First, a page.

It’s difficult to treat a disease caused by something you don’t know is there.
That’s why Marna Ericson, Ph.D. in the Department of Dermatology and Center for Drug Design at the University of Minnesota’s Medical School and Paulo Velho, M.D., Ph.D., a researcher from the University of Campinas (UNICAMP) in Campinas, Brazil are combining experience and expertise internationally to learn more about the hard-to-detect bacteria Bartonella.
Ericson and Velho are part of a joint U.S.-Brazil March government initiative encouraging science and technology collaboration between the U.S. and Brazil.
Not only did the pair recently participate in a round table discussion at the U.S. Department of State on recruiting, retaining and advancing women in science, but they also just received a three-year grant to study Bartonella from Brazilian government program Science Without Borders, alongside U of M Department of Medicine Professor Kalpna Gupta and two UNICAMP researchers.
“Bartonella may be causing sickness and we don’t know it, because there’s no good way to test for it,” said Ericson. “Even the best state-of-the-art tests are inadequate.”
Bartonella lives inside red blood cells and is responsible for cat scratch disease; an infection transmitted by – you guessed it – cats (although ticks, flies, fleas and other blood-transmitters can carry it, too). This stealthy bacterium is also responsible for an unknown number of other health problems including skin lesions, liver infections and brain dysfunction.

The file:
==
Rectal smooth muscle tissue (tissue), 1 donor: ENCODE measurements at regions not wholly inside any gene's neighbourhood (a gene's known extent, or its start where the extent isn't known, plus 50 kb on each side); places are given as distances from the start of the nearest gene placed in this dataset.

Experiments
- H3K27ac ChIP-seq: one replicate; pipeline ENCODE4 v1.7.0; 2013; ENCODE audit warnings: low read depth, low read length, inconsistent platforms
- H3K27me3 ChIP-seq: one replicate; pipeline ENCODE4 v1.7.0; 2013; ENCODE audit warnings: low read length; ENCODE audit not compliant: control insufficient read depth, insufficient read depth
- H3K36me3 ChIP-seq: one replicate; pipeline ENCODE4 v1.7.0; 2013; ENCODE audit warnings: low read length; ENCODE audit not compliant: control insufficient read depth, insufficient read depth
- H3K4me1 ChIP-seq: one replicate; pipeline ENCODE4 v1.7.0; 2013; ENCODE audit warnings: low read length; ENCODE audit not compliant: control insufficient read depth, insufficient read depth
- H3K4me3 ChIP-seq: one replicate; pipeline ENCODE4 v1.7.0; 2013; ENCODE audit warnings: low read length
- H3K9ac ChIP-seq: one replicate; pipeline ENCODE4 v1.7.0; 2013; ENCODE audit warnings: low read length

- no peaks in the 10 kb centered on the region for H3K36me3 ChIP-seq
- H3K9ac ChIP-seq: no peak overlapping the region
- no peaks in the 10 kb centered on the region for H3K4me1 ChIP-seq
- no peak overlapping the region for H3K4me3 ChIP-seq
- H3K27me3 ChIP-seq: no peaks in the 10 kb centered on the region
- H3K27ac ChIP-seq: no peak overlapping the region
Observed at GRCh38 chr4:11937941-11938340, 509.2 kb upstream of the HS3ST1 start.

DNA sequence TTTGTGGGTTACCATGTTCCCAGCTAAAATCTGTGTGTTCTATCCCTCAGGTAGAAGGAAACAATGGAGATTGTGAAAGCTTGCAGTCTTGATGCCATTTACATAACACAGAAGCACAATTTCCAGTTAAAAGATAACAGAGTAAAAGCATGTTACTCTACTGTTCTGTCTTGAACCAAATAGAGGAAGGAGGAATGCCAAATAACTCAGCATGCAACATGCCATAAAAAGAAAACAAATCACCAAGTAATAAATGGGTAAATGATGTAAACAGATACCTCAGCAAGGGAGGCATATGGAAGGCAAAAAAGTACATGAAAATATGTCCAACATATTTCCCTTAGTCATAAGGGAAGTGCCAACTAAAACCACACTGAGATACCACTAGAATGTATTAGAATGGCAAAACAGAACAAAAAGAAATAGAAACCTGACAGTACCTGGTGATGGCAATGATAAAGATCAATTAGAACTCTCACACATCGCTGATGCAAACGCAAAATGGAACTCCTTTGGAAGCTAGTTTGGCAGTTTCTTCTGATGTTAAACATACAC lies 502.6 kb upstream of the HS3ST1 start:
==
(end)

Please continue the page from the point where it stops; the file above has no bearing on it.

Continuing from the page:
International collaboration between Brazil and U of M researchers is vital to successful research on Bartonella. Velho’s yearlong appointment at the U allows both U of M researchers and Velho to share their unique experiences and research with the bacteria originally discovered in South America.
“We are a good example of collaborative work,” Velho said, adding that Ericson and himself are hoping to make it easier for others to participate in a university exchange like their own.
If Ericson and Velho succeed in developing a better way to detect Bartonella, their international collaboration will result in cost savings stemming from improper disease diagnoses and will set the scene for developing treatments that have the potential to improve lives and help cure Bartonella-related disease.